Utooni Development Organization works with registered community self-help groups who approach us for assistance.
Utooni Development / About Us / Our Story
Late Founder of UDO
He build his first sand dam at his home in Kola, Makueni District, Eastern Kenya in 1978, and was a founding member of the Utooni Development Project, a self-help group still active, and an important mentor to the Utooni Development Organization. Joshua was working with self-help groups in the area since that time, building sand dams, constructing domestic water tanks, planting trees and digging terraces.
How It All Started
Joshua Mukusya grew up near Kola, a town near the present border between Machakos and Makueni Counties. As a young boy he was often sent down the hill to fetch water in whatever container he could find then carry it back up the hill to his mother. If he spilled a drop on the way he received a vivid reminder of why you should be careful. As he grew he wondered why it is that rain falls on his house and runs off downhill, then later he has to run downhill to fetch it. Why not catch it before it runs away (Mukusya, personal communication July 2011).
Not much later, In the 1970’s he worked with the National Christian Council of Kenya (NCCK). In NCCK Joshua worked with a man named Ndunda who had built dams with the British in the 1950’s. Joshua visited some of these dams with Ndunda and saw that many were filled with sediment, primarily sand. When you dug in the sand behind the dam water was there even in the driest of seasons. The thought came to him at the time, why not build dams intentionally to capture the sand. Within NCCK he had seen literature about sub-surface dams used to slow subsurface flow of water to allow pastoralists to water their animals without the need to dig deeply and lift the water to the animal. The subsurface dams enabled the animals to drink the water directly. This would not work in Machakos very well since the river had too steep a slope and the amount of sand trapped would be minimal. By constructing a dam between 1 and 3 meters high they could capture more sand and therefore more water in the pore space between the sand grains. Joshua envisioned this happening, but to do this took more than simply a vision.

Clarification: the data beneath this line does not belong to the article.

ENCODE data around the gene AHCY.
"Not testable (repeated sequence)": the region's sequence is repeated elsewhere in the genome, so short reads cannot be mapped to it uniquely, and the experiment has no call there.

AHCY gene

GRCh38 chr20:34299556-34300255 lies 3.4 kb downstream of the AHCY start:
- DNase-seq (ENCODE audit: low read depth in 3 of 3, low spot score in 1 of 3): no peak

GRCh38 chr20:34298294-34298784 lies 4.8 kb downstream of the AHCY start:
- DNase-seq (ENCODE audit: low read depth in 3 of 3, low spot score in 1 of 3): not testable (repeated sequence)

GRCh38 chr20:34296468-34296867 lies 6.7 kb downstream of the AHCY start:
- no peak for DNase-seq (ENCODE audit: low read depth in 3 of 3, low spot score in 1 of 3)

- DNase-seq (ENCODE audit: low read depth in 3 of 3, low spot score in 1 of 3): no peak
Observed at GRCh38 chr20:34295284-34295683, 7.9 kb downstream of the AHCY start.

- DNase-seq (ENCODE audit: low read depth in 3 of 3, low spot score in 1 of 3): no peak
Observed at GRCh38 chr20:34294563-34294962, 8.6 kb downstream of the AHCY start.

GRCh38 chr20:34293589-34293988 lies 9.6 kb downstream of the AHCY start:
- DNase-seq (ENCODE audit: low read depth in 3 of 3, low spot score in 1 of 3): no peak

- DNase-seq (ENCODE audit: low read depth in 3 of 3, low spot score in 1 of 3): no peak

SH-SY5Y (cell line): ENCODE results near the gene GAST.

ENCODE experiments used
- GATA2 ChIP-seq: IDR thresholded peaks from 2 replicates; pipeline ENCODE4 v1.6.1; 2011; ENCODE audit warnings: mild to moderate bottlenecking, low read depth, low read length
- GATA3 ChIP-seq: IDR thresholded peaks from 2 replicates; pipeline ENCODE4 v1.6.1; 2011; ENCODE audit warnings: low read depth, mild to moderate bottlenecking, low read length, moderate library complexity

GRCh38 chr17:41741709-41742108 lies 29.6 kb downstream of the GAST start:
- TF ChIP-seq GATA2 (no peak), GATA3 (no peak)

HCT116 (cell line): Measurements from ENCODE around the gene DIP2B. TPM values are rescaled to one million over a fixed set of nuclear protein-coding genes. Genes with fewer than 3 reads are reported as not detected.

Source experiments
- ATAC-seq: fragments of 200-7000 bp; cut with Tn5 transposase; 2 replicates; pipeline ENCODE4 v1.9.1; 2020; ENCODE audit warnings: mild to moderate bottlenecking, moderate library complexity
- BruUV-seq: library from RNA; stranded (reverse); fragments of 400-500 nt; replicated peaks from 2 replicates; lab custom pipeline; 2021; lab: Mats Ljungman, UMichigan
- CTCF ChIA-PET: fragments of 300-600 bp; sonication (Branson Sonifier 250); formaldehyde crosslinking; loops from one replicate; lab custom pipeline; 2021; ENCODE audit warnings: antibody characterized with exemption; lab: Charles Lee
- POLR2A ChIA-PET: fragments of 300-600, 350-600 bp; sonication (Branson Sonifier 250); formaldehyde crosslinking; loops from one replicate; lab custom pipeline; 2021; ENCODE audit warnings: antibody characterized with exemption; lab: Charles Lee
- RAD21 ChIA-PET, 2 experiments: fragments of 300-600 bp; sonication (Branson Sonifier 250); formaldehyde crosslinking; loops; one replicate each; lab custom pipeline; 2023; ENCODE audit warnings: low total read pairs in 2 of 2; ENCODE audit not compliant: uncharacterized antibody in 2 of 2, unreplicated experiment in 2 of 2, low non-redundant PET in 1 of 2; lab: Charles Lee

To build a dam on a stream in Kenya required permission from the regional government and you had to apply for permission to do this. Individuals could not apply; the application had to come from a registered group. It so happened that Joshua and his wife Rhoda were involved with a group of people in discussions about what they could do to better their own situation and the status of the community. In 1978 these 6 families started a self-help group they called Utooni Development Group. They paid their dues, developed a group charter, selected a president, vice-president, treasurer and secretary and where duly granted official status by the Kenyan government. They had a number of things that they wanted to do, among them were planting trees, digging terraces to stop erosion, building guesthouses, improving agriculture, and above all improving the water situation. So the first thing they pursued was the building of the first intentional sand dam in the area.
The Utooni Development Group’s success at supplying water for itself did not immediately lead to repetition. That came with time and many meetings to understand the dynamics of change in the communities. The reality is that the social context of a community, how people relate to each other, to neighboring communities and the government is more important than the technology of building a dam. Dams are community structures that meet a basic need. It is the community that must decide they want and need one. Joshua recognized that without the community structure in place and solidly grounded, a dam alone would not solve the problems they faced. The organizational structure was essential before the dam was built. The Utooni Development Organization, which is a direct descendent of the Utooni Development Group, recognizes this reality, spending much of its time and energy encouraging formation of community self-help groups and addressing water and agricultural issues. Help is not just a sand dam.
Help comes in developing the community to the point where members can help themselves.
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